Snacking On Almonds May Improve Cardiovascular Health: Study

Replacing popular snacks such as biscuits and crisps with almonds may improve endothelial function, a key indicator of cardiovascular health, and lower ‘bad’ cholesterol, according to a study. The study participants from the UK, who had above average cardiovascular disease risk, consumed almonds or a calorie-matched control snack in the six-week trial.
Researchers led by Wendy Hall from Kings College London in the UK compared cardiometabolic health markers between the two groups. The improvement in endothelial function and LDL-cholesterol levels suggests that replacing typical snacks with almonds, as 20 per cent of total calorie intake, has the potential to reduce adjusted relative cardiovascular disease risk by 32 per cent, the researchers said.
The study, published in the European Journal of Nutrition, found people who eat almonds have a lower waist circumference and lower body mass index (BMI) than those who do not. "This study shows that eating almonds in place of the typical snacks that many of us consume is beneficial for our heart health by reducing levels of bad LDL-cholesterol and improving the health of our arteries," Hall said.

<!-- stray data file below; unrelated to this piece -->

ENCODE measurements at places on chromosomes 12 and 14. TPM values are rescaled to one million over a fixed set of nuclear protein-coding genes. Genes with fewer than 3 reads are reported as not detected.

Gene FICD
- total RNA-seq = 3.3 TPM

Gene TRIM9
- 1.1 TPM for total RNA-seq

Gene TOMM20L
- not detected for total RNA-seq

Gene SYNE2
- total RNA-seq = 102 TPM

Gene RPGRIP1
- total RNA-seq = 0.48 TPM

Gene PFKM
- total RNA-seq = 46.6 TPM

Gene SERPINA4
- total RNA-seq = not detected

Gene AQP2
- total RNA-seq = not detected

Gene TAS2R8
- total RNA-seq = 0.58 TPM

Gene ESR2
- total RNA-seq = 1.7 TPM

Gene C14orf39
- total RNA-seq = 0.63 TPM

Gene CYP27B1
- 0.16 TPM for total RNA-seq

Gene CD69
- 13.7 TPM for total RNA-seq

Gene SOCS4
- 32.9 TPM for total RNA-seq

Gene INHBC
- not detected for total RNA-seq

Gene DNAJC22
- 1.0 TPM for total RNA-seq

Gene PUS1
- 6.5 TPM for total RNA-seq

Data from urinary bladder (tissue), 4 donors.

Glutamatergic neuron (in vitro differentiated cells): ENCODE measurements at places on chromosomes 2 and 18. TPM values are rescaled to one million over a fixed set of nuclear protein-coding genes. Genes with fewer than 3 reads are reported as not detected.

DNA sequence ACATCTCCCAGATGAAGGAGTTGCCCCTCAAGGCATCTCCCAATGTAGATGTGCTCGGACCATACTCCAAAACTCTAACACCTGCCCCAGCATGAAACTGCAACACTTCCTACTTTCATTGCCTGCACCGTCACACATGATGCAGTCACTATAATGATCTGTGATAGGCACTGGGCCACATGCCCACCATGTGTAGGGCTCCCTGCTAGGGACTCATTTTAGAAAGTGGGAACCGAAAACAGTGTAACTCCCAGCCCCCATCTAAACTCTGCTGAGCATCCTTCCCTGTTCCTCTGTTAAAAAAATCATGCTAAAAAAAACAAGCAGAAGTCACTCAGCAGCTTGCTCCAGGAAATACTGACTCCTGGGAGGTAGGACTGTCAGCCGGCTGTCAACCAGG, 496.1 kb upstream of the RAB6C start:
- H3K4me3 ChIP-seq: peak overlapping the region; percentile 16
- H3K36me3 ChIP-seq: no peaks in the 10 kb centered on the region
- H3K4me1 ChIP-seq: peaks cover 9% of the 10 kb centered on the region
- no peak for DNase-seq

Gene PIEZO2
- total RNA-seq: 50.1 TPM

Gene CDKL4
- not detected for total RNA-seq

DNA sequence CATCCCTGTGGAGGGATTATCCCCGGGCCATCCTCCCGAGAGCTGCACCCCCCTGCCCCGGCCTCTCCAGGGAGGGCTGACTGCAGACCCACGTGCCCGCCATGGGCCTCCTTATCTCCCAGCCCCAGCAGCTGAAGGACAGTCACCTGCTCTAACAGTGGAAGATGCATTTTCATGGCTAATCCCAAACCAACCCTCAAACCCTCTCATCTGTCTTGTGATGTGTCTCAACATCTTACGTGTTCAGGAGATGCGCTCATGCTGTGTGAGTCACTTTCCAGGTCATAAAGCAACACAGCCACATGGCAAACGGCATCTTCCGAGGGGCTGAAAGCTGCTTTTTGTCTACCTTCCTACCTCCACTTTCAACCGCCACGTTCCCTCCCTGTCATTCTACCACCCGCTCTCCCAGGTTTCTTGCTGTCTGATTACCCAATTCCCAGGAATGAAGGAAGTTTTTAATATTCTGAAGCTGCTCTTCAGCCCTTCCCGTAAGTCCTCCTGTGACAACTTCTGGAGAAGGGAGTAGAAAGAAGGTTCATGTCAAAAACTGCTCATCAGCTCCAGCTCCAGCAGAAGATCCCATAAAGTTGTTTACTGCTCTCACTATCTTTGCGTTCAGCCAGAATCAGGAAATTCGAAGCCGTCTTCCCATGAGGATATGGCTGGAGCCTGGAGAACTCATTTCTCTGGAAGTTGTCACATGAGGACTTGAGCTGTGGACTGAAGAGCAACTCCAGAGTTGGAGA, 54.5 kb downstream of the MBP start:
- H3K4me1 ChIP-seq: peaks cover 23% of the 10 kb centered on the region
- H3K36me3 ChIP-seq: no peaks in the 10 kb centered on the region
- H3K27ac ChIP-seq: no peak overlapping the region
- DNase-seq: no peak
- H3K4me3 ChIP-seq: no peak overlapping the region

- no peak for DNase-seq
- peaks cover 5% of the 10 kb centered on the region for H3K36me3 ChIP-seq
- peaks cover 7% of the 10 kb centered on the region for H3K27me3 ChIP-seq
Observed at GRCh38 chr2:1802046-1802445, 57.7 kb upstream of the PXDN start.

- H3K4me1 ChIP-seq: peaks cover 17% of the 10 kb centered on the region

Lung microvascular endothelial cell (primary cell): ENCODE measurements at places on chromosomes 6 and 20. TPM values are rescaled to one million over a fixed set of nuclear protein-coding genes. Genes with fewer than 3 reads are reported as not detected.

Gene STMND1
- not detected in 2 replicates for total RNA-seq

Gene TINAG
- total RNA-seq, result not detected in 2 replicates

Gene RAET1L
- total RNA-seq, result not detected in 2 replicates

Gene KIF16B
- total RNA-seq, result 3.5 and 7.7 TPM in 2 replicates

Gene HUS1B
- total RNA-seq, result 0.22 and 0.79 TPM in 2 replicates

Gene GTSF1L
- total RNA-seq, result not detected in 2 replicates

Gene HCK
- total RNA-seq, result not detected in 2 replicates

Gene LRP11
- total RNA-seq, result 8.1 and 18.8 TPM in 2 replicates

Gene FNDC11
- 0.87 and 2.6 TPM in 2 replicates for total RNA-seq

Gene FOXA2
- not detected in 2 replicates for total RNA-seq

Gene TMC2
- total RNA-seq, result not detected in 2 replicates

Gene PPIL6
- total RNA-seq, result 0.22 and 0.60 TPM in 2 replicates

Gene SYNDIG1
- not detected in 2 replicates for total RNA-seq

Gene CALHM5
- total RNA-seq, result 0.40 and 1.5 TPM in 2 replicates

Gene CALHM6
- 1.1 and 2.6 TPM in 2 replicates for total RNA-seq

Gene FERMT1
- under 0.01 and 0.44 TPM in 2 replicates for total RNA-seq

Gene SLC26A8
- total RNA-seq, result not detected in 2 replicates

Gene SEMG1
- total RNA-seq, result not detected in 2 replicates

"Based on existing data on risk of cardiovascular disease (CVD), we predict that replacing typical snacks with almonds in the long term would result in a 30 per cent reduction in the adjusted relative risk of a cardiovascular event," she said.
The researchers examined a four-day food diary from 6,802 adults and found that adults who eat almonds have a healthier diets, as they have higher reported intakes of protein, total fat, vitamin C, fibre, potassium and other healthy supplements. They also had lower intakes of trans-fatty acids, total carbohydrate, sugar and sodium. Almond eaters also had a lower waist circumference by 2.1 cm and a lower BMI by 8 kilogramme per square metre.
"Consumption of whole tree nuts such as almonds is an important part of a healthy diet; our research using a large UK population database shows that intakes are low in adults, but those who do report eating almonds are also more likely to consume healthier diets in general and have lower body fat," said Hall.
The trials suggest that eating almonds can be both beneficial to those with an above average risk of cardiovascular disease and an indication of better diets, the researchers said.


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